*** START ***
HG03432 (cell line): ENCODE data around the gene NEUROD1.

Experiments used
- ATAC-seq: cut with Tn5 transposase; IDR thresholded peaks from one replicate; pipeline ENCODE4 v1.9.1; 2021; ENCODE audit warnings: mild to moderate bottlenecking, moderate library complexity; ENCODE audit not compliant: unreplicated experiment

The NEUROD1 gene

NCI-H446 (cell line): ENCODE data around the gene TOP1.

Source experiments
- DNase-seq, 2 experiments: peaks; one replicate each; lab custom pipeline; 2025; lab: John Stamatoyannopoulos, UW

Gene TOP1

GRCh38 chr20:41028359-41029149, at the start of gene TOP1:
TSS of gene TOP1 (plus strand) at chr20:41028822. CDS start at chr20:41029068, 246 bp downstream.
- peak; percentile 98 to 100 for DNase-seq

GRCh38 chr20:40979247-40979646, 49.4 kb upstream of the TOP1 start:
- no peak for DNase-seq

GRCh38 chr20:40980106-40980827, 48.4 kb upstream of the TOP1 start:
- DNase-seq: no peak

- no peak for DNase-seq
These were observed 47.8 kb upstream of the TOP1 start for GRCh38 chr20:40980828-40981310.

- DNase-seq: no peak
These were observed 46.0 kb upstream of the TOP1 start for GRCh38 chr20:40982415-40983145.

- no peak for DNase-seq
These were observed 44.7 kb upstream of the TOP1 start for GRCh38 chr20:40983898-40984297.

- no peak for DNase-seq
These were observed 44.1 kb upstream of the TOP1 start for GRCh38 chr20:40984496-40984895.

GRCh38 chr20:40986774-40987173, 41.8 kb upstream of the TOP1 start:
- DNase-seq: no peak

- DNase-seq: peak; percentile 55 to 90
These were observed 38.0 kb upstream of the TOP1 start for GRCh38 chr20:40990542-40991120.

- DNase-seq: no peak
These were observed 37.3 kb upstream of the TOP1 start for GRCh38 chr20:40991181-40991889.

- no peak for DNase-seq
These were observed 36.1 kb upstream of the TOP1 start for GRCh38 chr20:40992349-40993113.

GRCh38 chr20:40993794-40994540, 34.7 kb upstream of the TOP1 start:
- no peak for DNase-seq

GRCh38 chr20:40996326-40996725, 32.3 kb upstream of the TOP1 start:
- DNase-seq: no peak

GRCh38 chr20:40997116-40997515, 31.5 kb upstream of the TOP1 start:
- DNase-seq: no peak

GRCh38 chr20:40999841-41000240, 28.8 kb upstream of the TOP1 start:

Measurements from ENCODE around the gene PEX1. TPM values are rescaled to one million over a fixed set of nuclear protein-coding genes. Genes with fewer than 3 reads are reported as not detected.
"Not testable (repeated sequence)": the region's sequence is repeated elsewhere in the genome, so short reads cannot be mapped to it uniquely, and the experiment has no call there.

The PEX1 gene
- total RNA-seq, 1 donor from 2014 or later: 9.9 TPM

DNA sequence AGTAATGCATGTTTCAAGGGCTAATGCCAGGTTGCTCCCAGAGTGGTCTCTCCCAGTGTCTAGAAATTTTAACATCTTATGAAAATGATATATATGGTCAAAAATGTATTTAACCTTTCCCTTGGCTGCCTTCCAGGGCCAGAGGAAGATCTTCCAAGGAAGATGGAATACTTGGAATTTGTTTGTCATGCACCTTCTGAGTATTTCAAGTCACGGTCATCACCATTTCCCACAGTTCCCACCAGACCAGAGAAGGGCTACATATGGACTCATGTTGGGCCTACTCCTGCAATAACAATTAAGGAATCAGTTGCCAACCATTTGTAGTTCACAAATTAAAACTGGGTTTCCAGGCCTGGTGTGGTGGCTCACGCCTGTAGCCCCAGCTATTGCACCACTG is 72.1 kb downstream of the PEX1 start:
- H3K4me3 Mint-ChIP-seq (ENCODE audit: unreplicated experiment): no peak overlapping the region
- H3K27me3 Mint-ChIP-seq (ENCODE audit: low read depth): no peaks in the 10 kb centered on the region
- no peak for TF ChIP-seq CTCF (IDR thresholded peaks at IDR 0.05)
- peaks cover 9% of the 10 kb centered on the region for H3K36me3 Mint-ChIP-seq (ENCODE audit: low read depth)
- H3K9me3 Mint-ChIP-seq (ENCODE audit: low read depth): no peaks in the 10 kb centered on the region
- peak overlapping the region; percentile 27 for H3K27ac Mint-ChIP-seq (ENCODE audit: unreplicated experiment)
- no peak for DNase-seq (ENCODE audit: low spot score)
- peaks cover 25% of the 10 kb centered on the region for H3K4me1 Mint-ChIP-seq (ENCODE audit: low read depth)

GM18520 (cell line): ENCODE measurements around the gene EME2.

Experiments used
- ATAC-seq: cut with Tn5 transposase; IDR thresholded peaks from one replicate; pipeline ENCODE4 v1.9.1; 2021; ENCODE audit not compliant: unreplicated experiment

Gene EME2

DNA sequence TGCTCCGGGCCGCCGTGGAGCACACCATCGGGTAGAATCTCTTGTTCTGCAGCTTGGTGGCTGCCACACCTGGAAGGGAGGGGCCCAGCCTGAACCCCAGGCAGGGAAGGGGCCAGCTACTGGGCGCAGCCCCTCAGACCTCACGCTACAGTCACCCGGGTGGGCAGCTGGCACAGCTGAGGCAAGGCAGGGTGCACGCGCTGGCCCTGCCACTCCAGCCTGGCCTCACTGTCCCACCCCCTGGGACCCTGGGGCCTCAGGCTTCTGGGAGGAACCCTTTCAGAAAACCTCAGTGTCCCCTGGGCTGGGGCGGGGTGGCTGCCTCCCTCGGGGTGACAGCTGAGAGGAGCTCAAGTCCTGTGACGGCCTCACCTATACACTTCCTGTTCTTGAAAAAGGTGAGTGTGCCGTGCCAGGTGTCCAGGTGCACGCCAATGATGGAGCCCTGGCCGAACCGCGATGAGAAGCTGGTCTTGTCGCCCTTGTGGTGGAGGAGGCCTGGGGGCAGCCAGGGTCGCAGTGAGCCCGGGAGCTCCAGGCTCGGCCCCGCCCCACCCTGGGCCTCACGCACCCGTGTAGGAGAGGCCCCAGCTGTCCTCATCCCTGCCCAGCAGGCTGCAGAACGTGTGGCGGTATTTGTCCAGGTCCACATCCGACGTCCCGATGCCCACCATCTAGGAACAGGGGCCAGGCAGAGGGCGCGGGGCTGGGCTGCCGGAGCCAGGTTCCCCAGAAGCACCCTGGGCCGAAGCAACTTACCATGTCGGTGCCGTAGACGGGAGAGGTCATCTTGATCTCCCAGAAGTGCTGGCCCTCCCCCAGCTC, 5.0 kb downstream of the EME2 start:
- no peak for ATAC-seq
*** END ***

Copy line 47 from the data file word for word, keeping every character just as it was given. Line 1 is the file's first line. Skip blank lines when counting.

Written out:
- peaks cover 9% of the 10 kb centered on the region for H3K36me3 Mint-ChIP-seq (ENCODE audit: low read depth)